Are you interested or not, or I just don’t want to continue this exercise if it’s fruitless. And as far as I remember, it didn’t seem that Paul Manafort wanted to pursue this meeting.

So as far as I remember, why on earth would I then, after I was shut down in a – I guess in a formal way after a lot of vacillating between the campaign, would I then tell the campaign something like that?

STEPHANOPOULOS: Well but you continued to pursue a meeting and you did have other meetings with diplomats in May including the Australian diplomat Alexander Downer, where you did tell him about this.

PAPADOPOULOS: Allegedly, I have no recollection of ever telling him that. I remember many details about that meeting and I remember the context of this meeting. I do remember telling another senior level diplomat, the Greek foreign minister, which I am openly – I openly told.

But for some reason, I just don’t remember ever telling that individual.

STEPHANOPOULOS: That – that – that’s hard to believe as well, as you know, you remember what you drank at the meeting, you remember you had a gin and tonic, you remember – you said you weren’t drunk at the meeting, you remember where you were, you remember other things other you talked about.

You don’t remember the actual detail that sparked the FBI investigation into Russian interference?

PAPADOPOULOS: I mean I could just – I can give details of what I remember from that meeting. Their – I mean it’s actually quite fresh in my mind, but that particular part I don’t remember at all talking about with this person.

STEPHANOPOULOS: It’s clear in retrospect that the Russians were reaching out to you, isn’t it?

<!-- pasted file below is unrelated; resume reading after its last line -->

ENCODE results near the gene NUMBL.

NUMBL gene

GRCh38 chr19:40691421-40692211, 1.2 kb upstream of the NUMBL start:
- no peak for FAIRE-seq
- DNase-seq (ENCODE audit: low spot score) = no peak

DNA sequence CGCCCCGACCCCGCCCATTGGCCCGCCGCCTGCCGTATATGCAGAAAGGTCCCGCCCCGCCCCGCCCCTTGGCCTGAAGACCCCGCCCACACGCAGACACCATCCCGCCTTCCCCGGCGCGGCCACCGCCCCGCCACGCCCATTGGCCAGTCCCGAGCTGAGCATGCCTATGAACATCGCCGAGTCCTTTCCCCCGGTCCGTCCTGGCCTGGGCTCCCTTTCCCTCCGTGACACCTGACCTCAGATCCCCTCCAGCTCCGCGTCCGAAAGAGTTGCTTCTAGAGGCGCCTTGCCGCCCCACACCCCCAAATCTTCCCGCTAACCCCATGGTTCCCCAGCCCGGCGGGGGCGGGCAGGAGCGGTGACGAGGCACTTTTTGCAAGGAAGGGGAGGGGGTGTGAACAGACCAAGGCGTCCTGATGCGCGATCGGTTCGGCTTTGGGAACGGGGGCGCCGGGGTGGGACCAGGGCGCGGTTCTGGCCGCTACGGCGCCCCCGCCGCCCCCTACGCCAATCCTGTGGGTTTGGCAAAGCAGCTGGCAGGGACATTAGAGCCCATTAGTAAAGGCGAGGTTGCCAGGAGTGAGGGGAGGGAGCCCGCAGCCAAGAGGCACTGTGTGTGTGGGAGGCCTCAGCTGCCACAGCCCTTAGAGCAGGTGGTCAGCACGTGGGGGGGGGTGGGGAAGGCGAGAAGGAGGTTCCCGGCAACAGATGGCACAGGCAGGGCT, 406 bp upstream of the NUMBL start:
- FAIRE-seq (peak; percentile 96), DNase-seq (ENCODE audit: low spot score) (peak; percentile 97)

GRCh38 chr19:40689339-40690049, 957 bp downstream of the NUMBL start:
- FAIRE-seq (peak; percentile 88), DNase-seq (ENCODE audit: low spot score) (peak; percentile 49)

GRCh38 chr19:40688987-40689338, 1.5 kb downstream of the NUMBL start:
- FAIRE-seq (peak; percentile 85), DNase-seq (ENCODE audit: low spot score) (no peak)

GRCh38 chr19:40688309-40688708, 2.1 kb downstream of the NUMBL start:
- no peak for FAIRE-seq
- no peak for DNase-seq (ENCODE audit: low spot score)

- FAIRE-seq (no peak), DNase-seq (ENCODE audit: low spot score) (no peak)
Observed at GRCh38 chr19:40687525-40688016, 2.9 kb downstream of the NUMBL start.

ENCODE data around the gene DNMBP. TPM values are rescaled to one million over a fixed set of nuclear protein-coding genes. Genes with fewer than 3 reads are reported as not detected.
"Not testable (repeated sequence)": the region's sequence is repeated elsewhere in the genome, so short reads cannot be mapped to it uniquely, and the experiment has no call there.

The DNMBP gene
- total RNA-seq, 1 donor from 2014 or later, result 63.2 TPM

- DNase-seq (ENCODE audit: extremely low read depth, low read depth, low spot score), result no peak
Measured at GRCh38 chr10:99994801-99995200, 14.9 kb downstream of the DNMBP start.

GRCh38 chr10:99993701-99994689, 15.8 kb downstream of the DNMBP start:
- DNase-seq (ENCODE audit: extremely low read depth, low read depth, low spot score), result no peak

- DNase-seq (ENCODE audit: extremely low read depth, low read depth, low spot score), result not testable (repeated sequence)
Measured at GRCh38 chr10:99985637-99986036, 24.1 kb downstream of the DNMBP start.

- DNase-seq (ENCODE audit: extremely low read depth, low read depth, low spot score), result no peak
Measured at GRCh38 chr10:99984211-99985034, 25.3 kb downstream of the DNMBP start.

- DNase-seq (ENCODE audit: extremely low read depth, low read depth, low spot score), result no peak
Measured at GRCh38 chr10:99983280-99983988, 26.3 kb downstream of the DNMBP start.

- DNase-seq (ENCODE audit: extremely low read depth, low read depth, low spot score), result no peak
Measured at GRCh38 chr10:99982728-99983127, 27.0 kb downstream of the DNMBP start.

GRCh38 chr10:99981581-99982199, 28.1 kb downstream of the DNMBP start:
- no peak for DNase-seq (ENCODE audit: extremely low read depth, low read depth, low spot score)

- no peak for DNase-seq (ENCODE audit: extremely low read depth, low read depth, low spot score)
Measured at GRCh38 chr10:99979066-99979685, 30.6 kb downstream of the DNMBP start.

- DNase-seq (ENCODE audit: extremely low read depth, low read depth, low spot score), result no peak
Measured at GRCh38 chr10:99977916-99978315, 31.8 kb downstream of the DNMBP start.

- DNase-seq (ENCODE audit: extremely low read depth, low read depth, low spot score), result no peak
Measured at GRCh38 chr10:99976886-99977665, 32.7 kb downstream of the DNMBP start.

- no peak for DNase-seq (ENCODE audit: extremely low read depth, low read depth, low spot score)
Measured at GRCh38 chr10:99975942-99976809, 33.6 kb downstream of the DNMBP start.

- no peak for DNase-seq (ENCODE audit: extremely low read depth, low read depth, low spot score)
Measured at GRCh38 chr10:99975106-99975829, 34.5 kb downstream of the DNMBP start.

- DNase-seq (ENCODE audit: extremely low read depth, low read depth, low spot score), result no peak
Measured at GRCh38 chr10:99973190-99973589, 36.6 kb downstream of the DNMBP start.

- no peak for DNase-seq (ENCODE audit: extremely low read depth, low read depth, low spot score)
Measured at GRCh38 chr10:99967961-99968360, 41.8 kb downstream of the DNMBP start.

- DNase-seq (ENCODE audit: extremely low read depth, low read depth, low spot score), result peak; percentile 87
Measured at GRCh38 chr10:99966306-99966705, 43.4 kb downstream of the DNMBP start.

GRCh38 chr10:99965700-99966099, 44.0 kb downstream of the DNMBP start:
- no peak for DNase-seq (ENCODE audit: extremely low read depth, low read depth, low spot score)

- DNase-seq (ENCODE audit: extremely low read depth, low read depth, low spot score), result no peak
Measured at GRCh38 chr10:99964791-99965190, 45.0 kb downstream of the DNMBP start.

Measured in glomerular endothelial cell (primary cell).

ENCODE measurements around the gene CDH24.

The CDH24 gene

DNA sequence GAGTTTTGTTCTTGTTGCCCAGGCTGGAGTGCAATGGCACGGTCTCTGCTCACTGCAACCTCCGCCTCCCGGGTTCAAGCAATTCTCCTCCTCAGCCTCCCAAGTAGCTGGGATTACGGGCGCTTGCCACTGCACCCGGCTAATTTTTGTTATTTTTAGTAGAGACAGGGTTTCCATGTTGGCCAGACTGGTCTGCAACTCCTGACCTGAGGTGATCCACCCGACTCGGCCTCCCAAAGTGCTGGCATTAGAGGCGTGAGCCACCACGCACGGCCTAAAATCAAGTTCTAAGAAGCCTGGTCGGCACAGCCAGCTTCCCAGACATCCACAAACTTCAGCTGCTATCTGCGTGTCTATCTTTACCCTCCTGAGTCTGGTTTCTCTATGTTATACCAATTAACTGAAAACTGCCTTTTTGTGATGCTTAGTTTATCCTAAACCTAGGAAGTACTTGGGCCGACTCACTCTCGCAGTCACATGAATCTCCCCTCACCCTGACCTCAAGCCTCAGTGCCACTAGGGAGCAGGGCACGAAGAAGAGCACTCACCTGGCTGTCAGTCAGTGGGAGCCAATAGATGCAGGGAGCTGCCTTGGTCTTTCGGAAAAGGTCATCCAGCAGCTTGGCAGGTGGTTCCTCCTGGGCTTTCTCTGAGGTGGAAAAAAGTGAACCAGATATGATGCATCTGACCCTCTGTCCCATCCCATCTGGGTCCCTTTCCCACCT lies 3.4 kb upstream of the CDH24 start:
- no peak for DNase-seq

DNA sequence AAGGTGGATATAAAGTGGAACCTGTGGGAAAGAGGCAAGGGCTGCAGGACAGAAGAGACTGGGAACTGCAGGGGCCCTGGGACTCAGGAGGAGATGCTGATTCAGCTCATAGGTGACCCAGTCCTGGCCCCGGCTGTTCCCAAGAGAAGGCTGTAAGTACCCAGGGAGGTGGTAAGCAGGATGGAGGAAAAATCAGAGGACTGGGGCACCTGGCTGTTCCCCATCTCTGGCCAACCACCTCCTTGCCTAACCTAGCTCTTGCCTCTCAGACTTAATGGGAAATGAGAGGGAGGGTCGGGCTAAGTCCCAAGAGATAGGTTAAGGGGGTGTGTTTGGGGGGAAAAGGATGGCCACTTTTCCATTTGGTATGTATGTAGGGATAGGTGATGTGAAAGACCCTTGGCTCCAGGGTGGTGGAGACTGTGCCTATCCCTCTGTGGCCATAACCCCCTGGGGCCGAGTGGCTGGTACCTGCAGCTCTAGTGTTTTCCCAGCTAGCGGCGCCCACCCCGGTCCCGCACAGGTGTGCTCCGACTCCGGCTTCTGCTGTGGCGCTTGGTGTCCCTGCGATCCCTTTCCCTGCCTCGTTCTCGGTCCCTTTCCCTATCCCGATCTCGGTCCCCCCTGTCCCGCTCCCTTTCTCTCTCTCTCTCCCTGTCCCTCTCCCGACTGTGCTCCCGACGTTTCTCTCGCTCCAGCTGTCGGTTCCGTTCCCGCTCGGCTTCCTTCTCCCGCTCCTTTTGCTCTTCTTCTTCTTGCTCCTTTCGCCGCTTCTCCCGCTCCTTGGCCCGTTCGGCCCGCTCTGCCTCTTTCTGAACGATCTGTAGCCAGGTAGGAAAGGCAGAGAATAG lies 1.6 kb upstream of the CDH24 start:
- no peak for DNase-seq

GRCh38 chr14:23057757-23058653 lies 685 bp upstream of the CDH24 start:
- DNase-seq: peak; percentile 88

PAPADOPOULOS: I guess if somebody was using an obscure professor – Maltese professor to get to me – to the campaign, yes. But I never met with a single Russian official in my life (inaudible).

STEPHANOPOULOS: You continued to meet – to try to pursue that meeting throughout the summer, you continue to do other work for the campaign including setting up other foreign meetings.

You know, in that you came into contact with Steve Bannon, with Paul Manafort, with Mike Flynn.


STEPHANOPOULOS: Did you ever talk about Russia with Mike Flynn?


STEPHANOPOULOS: Never talked with Russia about Mike Flynn. And you were hoping after the election to get a job working in foreign policy for the Trump administration.


STEPHANOPOULOS: And it was in that context on January 27, 2017 when you met with the FBI and lied to them about your meetings with Joseph Mifsud. Why did you lie to them?

PAPADOPOULOS: As you stated quite eloquently, at the time of my interview with the FBI, I think around three or four days before that, I was at the inauguration attending parties with senior level transition officials.

I understood that there was an incipient investigation into a Russian interference in the 2016 election. And I found myself, as somebody who worked incredibly hard over the past year with the campaign to actually have the candidate Trump be elected.

And then I found myself pinned between the Department of Justice and the sitting president and having probing questions that I thought might incriminate the sitting president.

STEPHANOPOULOS: You were trying to protect the president.


STEPHANOPOULOS: Why of course?

PAPADOPOULOS: Because, you know, I didn’t understand really the nature of what was going on. Of course I’m remorseful, I’m contrite and I did lie but, you know, you’re just taken off guard I guess in a such a momentous situation where you’re potentially sitting there, incriminating the president, even though of course I don’t think I did.

You know, that was probably in the back of my mind, of what exactly am I doing here talking about Russian hacking or election interference with the candidate that I just worked for.

STEPHANOPOULOS: You then go to Europe, spend much of the spring in Europe, and do you believe at that time the FBI was still tracking you?

PAPADOPOULOS: I believe so, yes.

STEPHANOPOULOS: And you came back in July when you were arrested upon your return. Tell us about what happened when you arrested and then questioned by Robert Mueller’s agents?

PAPADOPOULOS: The day of the arrest?